Monday 23 October 2017

Dublin's tactics as baffling as lethal kinsale roundabout

Billy Keane

Billy Keane

The Kinsale Roundabout is more dangerous than any road in Kabul. There are signs, snakes, ladders and caveman-style aeroplanes painted on to the tar, but the graphics are as jumbled as spaghetti letters.

The road squeezes up like the arteries of a man who has his dinner in a chipper and you have to rev through a gap no bigger than the eye of a newt at the same time looking out for traffic with your head turned round like your one in the Exorcist who upset her mother.

To make matters worse, the roundabout is the main feeder for Kinsale and Cork Airport. God only knows how foreigners get through it. It's lethal.

My left arm tightened up as if in the grip of a hydraulic python as I drove through the tragic roundabout this week. Later, my doctor told me the 24-hour blood-pressure monitor showed I was clinically dead.

And I can't figure out the alignment of the Dublin defence either.


They have more sweepers than Dublin Corporation on the morning after St Patrick's Day. Dublin allowed Tyrone to kick at least 15 short kick-outs without a challenge. It's a tactic we have never seen before. We were always taught that defence starts in your own full-forward line.

There's always the chance of a turnover, but more importantly it gives your backs time to get on their men and forces the opposition defenders to kick under pressure. It's hard enough to win the ball anywhere on the pitch and if Cork use the soft possession properly, Dublin will be slaughtered.

That said, Dublin tackle like men who are watching the past annihilations against Kerry and Tyrone on the big screen.

The Dublin management had to come out with a new plan after a display of U-10 defending against Meath. Two Dublin players jumped for the same ball. Goal. There was more ball-watching than you'd get at the world snooker final and Dublin were a lost cause in a fog of confusion.

The scenic route was their salvation and the Dubs were magnificent against Tyrone. It's all about momentum. Dublin have a very good forward line. Alan Brogan has had a tough year with injuries. His manager took him off against Tyrone and then brought him back on again. It makes no sense. Brogan should be left on all the time, even if he's playing badly. Alan is always capable of winning the game in a split second. I think we'll see him at his best tomorrow. His baby brother Bernard has been outstanding and as the game opens up, he will find space.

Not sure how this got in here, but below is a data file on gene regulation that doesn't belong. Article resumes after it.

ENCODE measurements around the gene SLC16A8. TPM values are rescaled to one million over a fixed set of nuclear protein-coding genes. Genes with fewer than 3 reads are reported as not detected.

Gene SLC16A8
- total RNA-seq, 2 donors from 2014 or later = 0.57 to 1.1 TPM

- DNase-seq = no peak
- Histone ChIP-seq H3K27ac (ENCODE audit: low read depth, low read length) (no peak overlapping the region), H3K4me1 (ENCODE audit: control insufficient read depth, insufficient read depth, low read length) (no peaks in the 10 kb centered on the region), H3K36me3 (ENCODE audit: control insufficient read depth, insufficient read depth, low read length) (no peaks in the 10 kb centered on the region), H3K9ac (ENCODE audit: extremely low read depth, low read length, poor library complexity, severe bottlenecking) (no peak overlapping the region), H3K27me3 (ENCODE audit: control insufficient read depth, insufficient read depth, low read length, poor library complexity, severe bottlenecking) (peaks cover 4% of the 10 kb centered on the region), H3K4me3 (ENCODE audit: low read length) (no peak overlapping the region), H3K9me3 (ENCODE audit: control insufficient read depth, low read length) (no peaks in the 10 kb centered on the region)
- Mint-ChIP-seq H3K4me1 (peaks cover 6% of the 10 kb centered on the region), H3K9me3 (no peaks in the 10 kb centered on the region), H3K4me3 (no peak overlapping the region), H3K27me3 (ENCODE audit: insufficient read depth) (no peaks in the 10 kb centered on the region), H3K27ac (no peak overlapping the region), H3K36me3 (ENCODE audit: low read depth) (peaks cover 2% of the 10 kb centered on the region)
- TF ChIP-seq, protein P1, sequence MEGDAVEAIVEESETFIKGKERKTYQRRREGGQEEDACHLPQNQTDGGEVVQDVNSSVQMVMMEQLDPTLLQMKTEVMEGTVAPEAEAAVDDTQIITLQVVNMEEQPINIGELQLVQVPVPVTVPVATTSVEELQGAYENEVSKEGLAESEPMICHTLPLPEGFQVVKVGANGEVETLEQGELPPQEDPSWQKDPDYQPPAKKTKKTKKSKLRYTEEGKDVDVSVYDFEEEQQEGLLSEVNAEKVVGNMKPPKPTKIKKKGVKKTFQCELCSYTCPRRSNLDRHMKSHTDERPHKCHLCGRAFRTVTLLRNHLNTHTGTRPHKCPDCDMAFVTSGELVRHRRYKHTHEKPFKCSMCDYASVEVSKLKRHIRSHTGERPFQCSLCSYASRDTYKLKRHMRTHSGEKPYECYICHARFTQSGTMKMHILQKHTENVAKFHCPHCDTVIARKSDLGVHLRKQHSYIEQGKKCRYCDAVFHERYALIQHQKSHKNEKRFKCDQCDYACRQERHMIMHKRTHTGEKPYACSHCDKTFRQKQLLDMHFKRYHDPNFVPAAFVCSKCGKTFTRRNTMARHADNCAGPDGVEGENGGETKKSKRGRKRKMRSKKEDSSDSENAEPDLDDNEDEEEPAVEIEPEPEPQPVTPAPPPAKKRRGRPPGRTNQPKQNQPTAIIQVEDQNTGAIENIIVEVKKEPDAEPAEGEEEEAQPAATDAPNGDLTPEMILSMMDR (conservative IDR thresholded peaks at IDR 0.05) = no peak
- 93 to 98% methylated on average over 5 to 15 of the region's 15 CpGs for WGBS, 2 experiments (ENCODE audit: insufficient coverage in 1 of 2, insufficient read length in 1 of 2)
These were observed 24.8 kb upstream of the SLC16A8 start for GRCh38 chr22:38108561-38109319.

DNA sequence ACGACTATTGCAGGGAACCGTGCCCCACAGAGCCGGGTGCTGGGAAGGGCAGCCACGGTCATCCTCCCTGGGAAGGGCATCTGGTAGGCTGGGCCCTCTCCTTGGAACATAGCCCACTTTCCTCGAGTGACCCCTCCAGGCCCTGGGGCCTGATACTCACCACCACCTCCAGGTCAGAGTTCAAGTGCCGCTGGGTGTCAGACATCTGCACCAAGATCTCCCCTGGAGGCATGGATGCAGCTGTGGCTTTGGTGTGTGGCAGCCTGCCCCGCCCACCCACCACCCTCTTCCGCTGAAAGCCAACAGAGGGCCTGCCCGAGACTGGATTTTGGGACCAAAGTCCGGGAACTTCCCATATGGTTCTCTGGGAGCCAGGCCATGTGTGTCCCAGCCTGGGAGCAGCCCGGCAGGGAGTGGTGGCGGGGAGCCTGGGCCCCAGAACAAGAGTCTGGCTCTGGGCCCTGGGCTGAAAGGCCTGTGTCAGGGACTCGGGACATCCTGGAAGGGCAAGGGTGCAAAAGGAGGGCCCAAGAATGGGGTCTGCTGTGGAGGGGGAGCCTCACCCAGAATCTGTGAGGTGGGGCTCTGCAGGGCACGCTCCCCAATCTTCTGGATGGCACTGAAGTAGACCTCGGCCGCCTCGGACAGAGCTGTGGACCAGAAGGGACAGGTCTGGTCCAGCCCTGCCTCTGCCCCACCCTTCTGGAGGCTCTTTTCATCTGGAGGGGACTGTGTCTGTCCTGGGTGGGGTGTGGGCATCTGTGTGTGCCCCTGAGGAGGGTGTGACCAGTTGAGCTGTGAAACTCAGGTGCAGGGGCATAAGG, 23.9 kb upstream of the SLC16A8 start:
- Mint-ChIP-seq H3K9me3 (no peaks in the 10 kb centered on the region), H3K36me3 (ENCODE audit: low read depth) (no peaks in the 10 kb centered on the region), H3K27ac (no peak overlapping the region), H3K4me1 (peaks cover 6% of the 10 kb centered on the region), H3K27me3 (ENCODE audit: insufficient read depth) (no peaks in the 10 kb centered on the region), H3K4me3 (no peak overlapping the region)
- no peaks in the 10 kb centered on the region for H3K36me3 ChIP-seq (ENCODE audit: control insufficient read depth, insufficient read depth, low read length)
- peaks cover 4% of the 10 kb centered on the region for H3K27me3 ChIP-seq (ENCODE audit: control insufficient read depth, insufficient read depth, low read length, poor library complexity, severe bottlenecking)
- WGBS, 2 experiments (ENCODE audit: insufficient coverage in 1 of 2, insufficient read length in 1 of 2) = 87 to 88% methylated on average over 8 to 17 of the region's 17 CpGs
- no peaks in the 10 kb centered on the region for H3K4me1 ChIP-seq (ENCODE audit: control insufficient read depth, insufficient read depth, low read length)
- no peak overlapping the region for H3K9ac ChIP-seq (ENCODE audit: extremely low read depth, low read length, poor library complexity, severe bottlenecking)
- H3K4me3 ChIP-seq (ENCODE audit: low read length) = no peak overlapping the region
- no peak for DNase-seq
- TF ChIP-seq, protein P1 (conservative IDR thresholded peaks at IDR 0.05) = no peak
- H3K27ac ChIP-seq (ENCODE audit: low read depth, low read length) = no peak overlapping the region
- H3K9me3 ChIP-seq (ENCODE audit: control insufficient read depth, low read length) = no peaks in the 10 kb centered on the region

Cork play one-on-one and that will suit Dublin. Cork badly miss Anthony Lynch and their leader Canty can't be right. O'Gara is direct and smart. Cullen has finally found a home. He is a gifted footballer who can score and he has that bit of badness in him every team needs.

The Cork forward line is full of honest, hard-working players and at times they can open up any defence, but they are all of a like standard. They do not have a forward who would be on the all-time greats fantasy teams. There's no Jimmy Barry- Murphy, Gooch, O'Rourke or Canavan. All-Ireland-winning teams usually have a stand-out, unmarkable forward. Cork tend to kick wides under pressure and Dublin with the congested back-line will block, harry and hassle like Jack Russells in the mouse house at Dublin Zoo.

They are more physical than Cork, but overall I believe Cork have the better footballers.

Their half-backs will attack from those concession kick-outs and will cause serious damage.

Managers will tell you their input is not that important. Not true. The manager is the man who calls the shots. With the good ones you have a huge advantage. Counihan and Gilroy's tactics will decide the game.

We went to Tyrone in search of Mickey Harte, the best of them all. Well, not really. I was up north for the wedding of the lovely Danny and the even lovelier Tracey.

We stopped in McKennas of Augher after researching in Moynas and McCaigues of friendly Scotstown. Three famous GAA pubs. McKennas is home to several Tyrone players. Eugene was the best of them. Eugene was one of the unmarkables.

What an evening we had. I stood on the table and announced Sam was in NAMA now Kerry were out. And I got the Tyrone view on Dublin -- the inside track through the roundabout. And what did the canny northerners tell me in McKennas?

I forget.

So you will have to rely on my own thoughts. My gut tells me Dublin will win but my head goes for Cork. I just can't fathom the idea of giving the kick-outs away so cheaply.

However, Cork can have terrible days at their shooting on this ground. Cork did very well against Tyrone's massed defence last year, but this season they haven't come near that standard. Cork lack confidence. Dublin lack cop. Perfection only comes in pint glasses in McKennas and they really are two excellent teams. We could be in for a thriller in what could be the All-Ireland final.

There are so many imponderables, the result could well be a million-euro draw. There's a lot of fencing in to be paid for around Croke Park. Any surplus should be sent to the Cork roads department -- forthwith.

Irish Independent

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